Kinnow export needs to be raised

KARACHI: Chairman, Federation of Pakistan Chambers of Commerce & Industry (FPCCI) Standing Committee on Horticulture and Food Exports, Ahmad Jawad on Tuesday termed the slogan of kinnow “easy to peel’ for the European Union, one of the most attractive markets for Pakistani fruits and vegetables because of its size and the paying capacity of its consumers. Within the EU, Germany, United Kingdom, Belgium, Italy, and the Netherlands are major importers of fresh Pakistani fruits and vegetables.

While chairing a meeting, he said in the European market, Pakistani citrus has an insignificant 0.09 pc share. In the sub-category of mandarins and clementines, Pakistan has a market share of 0.04 pc. As a table fruit, Pakistani kinnow’s availability in the European market is irregular. Kinnow is mainly used as a raw material for juice by a few big companies in Europe, but it is not consistently imported as a table fruit.

Despite the disadvantage of having seeds, kinnow have the potential to penetrate the European market provided a consistent long-term strategy is implemented; Jawad remarked.

Jawad said foreign sales of citrus constitute more than one-third of the $300 million in proceeds from export of all fruits from Pakistan. With annual citrus production of nearly 2.0 million tonnes over an area of around 200,000 hectares, Pakistan is the 12th largest producer of citrus and the largest producer of Kinnow in the world.

According to an estimate, nearly 95pc of total Kinnow production is in Pakistan. This concentration of production makes Kinnow essentially a Pakistani ‘specialty’ fruit.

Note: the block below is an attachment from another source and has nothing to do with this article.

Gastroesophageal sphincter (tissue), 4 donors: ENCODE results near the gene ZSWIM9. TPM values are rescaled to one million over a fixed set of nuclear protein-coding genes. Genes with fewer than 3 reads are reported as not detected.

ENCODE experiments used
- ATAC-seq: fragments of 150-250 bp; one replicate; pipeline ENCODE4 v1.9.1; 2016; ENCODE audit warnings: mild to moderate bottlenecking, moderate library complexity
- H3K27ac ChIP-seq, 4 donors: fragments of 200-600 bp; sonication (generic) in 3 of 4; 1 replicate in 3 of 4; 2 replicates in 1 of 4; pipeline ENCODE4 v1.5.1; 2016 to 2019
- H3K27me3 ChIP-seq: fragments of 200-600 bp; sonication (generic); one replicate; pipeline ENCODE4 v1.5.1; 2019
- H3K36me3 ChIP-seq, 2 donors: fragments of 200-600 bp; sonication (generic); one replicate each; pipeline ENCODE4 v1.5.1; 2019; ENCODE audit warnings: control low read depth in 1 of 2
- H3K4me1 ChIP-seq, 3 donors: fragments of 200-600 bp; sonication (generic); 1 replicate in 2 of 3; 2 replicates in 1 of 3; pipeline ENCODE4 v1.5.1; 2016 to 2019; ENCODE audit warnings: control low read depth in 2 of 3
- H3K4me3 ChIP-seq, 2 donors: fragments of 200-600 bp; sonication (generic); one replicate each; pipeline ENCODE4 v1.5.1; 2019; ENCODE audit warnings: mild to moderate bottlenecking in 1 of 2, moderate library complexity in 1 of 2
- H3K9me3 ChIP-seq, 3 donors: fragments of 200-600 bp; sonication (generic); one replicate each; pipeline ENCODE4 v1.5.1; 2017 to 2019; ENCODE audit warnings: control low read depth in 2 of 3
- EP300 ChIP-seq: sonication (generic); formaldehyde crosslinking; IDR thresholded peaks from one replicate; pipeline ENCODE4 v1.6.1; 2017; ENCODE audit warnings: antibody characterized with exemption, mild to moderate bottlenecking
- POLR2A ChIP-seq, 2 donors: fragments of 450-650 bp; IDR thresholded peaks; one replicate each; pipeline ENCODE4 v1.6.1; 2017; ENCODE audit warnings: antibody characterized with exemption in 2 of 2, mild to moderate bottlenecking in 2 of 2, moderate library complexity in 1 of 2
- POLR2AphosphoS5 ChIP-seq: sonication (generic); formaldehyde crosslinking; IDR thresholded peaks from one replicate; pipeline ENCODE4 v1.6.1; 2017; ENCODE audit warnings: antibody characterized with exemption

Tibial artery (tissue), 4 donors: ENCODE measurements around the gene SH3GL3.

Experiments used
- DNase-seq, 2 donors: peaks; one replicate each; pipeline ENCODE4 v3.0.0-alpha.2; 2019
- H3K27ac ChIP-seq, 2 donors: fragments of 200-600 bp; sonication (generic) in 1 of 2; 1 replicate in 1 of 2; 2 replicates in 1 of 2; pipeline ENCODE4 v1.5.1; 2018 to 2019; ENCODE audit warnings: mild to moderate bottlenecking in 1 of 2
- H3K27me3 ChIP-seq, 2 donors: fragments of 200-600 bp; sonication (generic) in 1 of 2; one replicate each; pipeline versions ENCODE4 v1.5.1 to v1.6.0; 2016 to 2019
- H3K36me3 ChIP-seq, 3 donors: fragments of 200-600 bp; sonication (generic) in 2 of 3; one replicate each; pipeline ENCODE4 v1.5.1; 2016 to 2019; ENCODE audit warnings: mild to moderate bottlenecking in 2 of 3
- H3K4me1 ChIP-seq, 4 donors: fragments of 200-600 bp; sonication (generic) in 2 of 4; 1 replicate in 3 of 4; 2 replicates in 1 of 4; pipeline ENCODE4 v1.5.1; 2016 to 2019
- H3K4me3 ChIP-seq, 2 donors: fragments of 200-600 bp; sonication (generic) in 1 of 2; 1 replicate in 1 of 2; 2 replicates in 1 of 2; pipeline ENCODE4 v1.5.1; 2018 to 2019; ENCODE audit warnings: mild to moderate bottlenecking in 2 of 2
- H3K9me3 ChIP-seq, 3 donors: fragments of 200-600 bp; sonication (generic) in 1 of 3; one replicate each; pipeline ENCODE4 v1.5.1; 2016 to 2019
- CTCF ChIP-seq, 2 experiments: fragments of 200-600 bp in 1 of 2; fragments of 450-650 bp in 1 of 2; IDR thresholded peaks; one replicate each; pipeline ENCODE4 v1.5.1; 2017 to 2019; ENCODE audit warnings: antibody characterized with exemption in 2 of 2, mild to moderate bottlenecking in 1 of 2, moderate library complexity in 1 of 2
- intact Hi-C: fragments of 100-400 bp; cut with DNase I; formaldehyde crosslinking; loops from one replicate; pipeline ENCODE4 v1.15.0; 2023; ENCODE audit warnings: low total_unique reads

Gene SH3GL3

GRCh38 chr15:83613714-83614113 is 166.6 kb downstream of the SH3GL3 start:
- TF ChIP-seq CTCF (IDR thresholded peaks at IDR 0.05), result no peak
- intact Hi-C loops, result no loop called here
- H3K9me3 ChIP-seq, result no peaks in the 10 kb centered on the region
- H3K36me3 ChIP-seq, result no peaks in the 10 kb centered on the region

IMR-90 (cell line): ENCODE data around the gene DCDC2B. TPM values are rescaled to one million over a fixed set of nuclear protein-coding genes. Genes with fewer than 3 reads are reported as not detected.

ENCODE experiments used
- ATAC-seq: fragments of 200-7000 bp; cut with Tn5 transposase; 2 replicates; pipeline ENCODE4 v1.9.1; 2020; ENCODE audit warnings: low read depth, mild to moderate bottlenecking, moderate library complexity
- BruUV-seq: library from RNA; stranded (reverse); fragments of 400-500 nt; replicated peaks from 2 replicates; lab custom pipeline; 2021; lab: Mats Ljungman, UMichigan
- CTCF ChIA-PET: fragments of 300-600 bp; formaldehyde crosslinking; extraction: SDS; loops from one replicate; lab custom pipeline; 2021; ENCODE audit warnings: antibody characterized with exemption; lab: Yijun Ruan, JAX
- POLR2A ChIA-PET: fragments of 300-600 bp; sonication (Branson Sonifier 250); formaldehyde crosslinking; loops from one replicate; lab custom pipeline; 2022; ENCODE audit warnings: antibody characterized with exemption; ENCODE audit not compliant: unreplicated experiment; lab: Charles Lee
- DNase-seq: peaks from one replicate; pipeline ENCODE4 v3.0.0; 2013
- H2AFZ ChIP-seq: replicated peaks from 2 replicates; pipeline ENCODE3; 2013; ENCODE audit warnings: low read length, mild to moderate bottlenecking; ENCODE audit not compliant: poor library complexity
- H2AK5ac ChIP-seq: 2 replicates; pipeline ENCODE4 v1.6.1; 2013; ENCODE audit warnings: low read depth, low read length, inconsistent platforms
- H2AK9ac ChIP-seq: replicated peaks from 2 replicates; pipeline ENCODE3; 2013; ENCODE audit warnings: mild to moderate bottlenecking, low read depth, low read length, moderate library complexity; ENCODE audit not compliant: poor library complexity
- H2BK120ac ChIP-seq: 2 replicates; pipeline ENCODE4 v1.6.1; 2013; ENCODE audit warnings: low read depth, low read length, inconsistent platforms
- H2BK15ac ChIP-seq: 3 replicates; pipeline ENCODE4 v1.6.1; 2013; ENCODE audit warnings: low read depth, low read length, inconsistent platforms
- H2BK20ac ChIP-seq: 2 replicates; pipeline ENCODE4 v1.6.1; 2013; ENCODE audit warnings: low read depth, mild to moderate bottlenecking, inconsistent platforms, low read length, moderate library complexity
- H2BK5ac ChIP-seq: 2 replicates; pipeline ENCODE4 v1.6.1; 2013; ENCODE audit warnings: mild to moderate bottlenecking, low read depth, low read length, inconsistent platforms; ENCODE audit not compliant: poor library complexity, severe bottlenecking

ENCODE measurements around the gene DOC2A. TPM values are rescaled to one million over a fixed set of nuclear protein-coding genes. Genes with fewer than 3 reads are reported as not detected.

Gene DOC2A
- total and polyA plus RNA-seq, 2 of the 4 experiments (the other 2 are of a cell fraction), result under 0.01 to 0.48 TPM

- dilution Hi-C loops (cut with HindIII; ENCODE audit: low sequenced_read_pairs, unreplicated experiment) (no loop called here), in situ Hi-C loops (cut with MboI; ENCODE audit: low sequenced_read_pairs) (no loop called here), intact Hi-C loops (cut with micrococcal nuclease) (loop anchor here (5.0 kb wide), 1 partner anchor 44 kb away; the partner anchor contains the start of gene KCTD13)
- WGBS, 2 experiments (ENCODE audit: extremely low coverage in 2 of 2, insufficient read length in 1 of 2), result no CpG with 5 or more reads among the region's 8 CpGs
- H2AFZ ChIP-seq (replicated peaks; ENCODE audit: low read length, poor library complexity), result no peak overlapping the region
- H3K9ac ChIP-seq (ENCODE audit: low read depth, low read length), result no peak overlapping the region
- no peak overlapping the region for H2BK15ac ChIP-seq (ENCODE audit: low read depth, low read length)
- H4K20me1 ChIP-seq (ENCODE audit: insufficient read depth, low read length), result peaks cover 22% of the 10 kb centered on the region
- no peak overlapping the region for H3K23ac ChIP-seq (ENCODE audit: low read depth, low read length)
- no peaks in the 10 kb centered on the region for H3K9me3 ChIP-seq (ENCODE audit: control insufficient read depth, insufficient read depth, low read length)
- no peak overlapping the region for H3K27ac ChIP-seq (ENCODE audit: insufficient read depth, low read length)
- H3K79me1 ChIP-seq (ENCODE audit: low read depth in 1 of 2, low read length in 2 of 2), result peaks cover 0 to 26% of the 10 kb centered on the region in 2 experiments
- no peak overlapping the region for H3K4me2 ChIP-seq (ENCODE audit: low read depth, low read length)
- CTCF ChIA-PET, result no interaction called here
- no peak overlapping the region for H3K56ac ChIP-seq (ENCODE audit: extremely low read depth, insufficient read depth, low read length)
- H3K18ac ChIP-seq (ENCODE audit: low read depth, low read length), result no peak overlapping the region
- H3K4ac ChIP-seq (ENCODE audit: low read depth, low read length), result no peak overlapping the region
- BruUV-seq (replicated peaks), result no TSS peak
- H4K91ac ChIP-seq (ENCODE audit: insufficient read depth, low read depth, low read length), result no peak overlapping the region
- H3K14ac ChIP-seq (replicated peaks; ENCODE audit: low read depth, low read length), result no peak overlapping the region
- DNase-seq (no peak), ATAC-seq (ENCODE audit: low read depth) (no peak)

Though in the mainstream market segment, the Pakistani Kinnow has to compete with seedless mandarin and clementine from Spain, Morocco, Argentina and South Africa. Though smaller in average size and harder to peel, mandarins from competitors are claiming a larger market share because of being seedless.

In the ethnic market segment, the availability of Kinnow needs to be increased. Currently, supplies are intermittent, and a regular demand-supply pattern is not established. Pakistan’s Trade Offices in European countries can help overcome this problem by coordinating with importers to stagger their shipments during the entire season. Further we also need to increase our focus on the traceability of the products and motivate farmers, processors and exporters to attain global certifications. This drive needs to be intensified, and farmer awareness programmes, especially those on use of fertilisers and pesticides, need to be increased; he added